We are all our harshest critics, always. Especially as women, which is ironic because I think we are always the best at seeing the beauty in each other. We need to learn to see ourselves as we see others, with compassion, overlooking—or even celebrating—flaws. How do you talk to your daughter about her appearance? You are someone’s daughter too. You deserve that same grace. My main goal with my photography is show people how they look to their loved ones. The camera takes away the critical eye we look at ourselves with, and helps us to see ourselves as others see us.
3. In that same video you said, “All of us are photogenic.” I love this idea. It’s so true and so beautiful. Based on your experience, could you expand on this? Defend this idea to the woman who might say, “No, I’m really not!”
To me, when someone says they aren’t photogenic, it means they aren’t comfortable in front of the camera—or they’ve been put in photo situations that were uncomfortable. That’s why I try to do a lot of talking to people during their sessions, catching their natural expressions, all those little movements that are unique to them. You might not be “photogenic” sitting staring into the camera with a forced smile, but when I ask you to tell me about the person you love, and you look down with a shy smile while pushing your hair behind your ear? That’s you, that’s real, and that’s sure as hell photogenic.
4. I love this quote from the video: “My goal is to see naked souls.” Being vulnerable on a soul-level is so healthy and beautiful! I love that your project encourages this. From your experience, how can people practice being open with their naked soul in everyday life? Have you noticed anything that helps your clients?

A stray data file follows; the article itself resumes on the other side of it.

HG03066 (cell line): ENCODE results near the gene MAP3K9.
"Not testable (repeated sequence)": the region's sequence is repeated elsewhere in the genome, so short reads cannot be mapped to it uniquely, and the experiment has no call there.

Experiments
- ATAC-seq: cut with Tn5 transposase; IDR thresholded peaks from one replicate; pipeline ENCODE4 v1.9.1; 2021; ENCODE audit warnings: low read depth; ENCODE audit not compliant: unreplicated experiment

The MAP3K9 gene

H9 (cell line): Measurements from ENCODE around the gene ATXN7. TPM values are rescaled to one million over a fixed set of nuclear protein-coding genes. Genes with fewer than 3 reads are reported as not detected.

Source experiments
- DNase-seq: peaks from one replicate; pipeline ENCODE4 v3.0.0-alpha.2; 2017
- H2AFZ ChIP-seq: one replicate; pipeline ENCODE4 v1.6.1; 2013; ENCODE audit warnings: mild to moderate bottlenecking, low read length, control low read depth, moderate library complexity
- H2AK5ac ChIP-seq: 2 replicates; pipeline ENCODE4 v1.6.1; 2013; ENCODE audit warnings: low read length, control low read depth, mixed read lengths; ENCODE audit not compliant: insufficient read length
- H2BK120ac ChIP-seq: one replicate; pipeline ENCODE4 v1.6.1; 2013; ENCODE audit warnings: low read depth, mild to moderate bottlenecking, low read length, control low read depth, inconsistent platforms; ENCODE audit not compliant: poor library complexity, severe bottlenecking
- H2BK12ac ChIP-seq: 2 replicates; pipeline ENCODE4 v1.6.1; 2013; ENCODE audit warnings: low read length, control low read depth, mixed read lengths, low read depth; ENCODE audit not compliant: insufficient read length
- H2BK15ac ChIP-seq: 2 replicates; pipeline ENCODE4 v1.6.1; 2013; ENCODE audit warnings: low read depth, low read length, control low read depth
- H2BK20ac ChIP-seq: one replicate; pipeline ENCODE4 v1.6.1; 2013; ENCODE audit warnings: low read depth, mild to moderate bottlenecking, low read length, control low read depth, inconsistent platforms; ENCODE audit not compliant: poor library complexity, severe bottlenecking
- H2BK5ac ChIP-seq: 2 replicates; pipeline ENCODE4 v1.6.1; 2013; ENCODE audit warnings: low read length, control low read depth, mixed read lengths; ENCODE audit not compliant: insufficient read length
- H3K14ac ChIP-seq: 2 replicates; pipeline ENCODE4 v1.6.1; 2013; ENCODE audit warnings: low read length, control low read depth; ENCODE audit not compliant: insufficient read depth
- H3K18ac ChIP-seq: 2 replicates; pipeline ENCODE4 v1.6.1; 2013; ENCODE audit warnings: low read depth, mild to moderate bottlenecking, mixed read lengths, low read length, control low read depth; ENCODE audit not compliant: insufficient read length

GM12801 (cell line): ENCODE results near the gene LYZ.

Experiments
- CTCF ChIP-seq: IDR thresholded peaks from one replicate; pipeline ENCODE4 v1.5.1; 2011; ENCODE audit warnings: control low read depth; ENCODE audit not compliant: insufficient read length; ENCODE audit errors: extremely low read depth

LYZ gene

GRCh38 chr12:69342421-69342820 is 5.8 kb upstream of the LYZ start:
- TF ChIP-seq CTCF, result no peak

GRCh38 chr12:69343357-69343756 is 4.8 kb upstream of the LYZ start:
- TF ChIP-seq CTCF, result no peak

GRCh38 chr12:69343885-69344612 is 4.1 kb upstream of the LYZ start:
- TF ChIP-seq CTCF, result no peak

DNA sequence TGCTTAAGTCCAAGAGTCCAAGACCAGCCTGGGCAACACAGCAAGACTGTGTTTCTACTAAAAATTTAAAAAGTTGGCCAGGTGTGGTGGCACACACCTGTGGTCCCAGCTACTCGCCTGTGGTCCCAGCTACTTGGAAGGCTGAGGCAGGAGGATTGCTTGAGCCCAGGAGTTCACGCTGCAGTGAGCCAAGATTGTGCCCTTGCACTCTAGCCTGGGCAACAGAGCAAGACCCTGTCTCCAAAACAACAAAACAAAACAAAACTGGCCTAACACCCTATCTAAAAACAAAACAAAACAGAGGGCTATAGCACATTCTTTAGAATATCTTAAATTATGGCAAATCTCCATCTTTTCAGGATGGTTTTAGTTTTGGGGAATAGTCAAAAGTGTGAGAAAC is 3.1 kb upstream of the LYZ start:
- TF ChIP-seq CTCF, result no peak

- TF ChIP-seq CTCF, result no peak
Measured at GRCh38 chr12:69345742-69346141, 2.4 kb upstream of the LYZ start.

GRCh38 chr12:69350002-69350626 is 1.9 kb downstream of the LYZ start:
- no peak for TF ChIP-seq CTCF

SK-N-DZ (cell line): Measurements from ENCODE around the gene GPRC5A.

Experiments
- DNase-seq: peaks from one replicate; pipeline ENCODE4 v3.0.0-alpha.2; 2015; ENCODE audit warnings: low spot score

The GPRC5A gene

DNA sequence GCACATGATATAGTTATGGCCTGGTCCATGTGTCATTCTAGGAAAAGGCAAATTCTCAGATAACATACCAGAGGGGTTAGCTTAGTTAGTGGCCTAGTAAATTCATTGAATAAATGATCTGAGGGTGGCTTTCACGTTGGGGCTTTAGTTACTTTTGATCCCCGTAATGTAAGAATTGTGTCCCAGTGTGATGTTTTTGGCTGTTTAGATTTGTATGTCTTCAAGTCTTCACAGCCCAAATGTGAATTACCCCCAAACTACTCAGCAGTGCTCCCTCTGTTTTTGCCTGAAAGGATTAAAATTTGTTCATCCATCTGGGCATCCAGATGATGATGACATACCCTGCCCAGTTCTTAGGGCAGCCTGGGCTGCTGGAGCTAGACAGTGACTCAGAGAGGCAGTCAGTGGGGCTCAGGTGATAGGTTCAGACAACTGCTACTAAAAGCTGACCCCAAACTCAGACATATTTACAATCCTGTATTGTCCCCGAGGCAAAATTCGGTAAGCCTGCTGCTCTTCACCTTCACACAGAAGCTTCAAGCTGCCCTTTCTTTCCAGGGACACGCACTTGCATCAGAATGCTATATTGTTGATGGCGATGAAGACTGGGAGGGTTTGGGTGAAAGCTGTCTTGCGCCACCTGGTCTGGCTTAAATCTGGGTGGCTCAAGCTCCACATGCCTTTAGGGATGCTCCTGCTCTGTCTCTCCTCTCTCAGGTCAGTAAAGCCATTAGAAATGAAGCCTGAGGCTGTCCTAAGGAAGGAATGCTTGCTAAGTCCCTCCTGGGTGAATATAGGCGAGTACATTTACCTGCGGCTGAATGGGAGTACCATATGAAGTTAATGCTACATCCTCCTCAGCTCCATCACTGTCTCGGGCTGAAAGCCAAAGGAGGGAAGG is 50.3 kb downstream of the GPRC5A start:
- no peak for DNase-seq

The easiest way, in my job, to get to naked souls is to get them naked, or mostly naked, physically. Everyone is nervous to get naked in front of a stranger and have them take your photo! By shaking people out of their comfort zone, I find that the facade we all put up falls. By the end of the shoot I’ve often had women walking around the studio. Casually, look at me and say, “I forgot I’m naked, I’m so comfortable!” I’m a strong believer in showing people your soul. When you show your soul, in life, in business, in personal interactions, there are some who are going to be freaked out by it, who prefer to interact with others on a superficial level. You might lose some business, you might even lose some friends. They might feel threatened because they are so entrenched behind their wall. But I truly believe the genuine connections you make through being authentic are so much more important than those you lose. When I stayed superficial on my business page, just showed pretty photos, kept everything very middle of the road, there were people who liked me. When I started showing more of my soul with my photos, more of the souls of the people I photograph, admitted when I felt sad or lost or afraid, I noticed a shift. Some people left. But the people who stayed? They love me.